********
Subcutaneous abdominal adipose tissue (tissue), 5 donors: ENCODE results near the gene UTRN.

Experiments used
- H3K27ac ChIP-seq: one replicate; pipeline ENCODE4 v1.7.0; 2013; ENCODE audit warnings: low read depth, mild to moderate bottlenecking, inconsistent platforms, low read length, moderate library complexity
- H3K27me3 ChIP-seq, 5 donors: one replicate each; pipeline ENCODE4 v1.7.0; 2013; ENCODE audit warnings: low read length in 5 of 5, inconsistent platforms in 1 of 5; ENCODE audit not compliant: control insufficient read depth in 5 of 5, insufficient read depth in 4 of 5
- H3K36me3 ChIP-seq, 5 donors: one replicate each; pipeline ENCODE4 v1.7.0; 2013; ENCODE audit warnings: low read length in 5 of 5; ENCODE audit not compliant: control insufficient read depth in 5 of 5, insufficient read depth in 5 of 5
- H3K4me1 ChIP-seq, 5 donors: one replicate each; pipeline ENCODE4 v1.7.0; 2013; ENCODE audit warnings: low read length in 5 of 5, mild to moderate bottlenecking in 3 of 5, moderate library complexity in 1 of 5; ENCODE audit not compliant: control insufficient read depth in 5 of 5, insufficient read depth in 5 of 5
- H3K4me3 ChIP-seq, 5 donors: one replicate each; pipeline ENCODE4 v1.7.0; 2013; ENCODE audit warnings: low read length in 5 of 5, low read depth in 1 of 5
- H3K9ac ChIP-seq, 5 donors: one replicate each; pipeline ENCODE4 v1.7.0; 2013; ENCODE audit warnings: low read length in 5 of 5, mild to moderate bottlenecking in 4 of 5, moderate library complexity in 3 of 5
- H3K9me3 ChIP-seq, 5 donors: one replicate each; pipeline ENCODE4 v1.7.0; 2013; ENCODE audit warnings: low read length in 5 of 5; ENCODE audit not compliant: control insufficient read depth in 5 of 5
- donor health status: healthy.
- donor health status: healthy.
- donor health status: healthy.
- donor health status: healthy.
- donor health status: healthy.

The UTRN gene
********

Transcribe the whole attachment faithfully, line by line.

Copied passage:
Subcutaneous abdominal adipose tissue (tissue), 5 donors: ENCODE results near the gene UTRN.

Experiments used
- H3K27ac ChIP-seq: one replicate; pipeline ENCODE4 v1.7.0; 2013; ENCODE audit warnings: low read depth, mild to moderate bottlenecking, inconsistent platforms, low read length, moderate library complexity
- H3K27me3 ChIP-seq, 5 donors: one replicate each; pipeline ENCODE4 v1.7.0; 2013; ENCODE audit warnings: low read length in 5 of 5, inconsistent platforms in 1 of 5; ENCODE audit not compliant: control insufficient read depth in 5 of 5, insufficient read depth in 4 of 5
- H3K36me3 ChIP-seq, 5 donors: one replicate each; pipeline ENCODE4 v1.7.0; 2013; ENCODE audit warnings: low read length in 5 of 5; ENCODE audit not compliant: control insufficient read depth in 5 of 5, insufficient read depth in 5 of 5
- H3K4me1 ChIP-seq, 5 donors: one replicate each; pipeline ENCODE4 v1.7.0; 2013; ENCODE audit warnings: low read length in 5 of 5, mild to moderate bottlenecking in 3 of 5, moderate library complexity in 1 of 5; ENCODE audit not compliant: control insufficient read depth in 5 of 5, insufficient read depth in 5 of 5
- H3K4me3 ChIP-seq, 5 donors: one replicate each; pipeline ENCODE4 v1.7.0; 2013; ENCODE audit warnings: low read length in 5 of 5, low read depth in 1 of 5
- H3K9ac ChIP-seq, 5 donors: one replicate each; pipeline ENCODE4 v1.7.0; 2013; ENCODE audit warnings: low read length in 5 of 5, mild to moderate bottlenecking in 4 of 5, moderate library complexity in 3 of 5
- H3K9me3 ChIP-seq, 5 donors: one replicate each; pipeline ENCODE4 v1.7.0; 2013; ENCODE audit warnings: low read length in 5 of 5; ENCODE audit not compliant: control insufficient read depth in 5 of 5
- donor health status: healthy.
- donor health status: healthy.
- donor health status: healthy.
- donor health status: healthy.
- donor health status: healthy.

The UTRN gene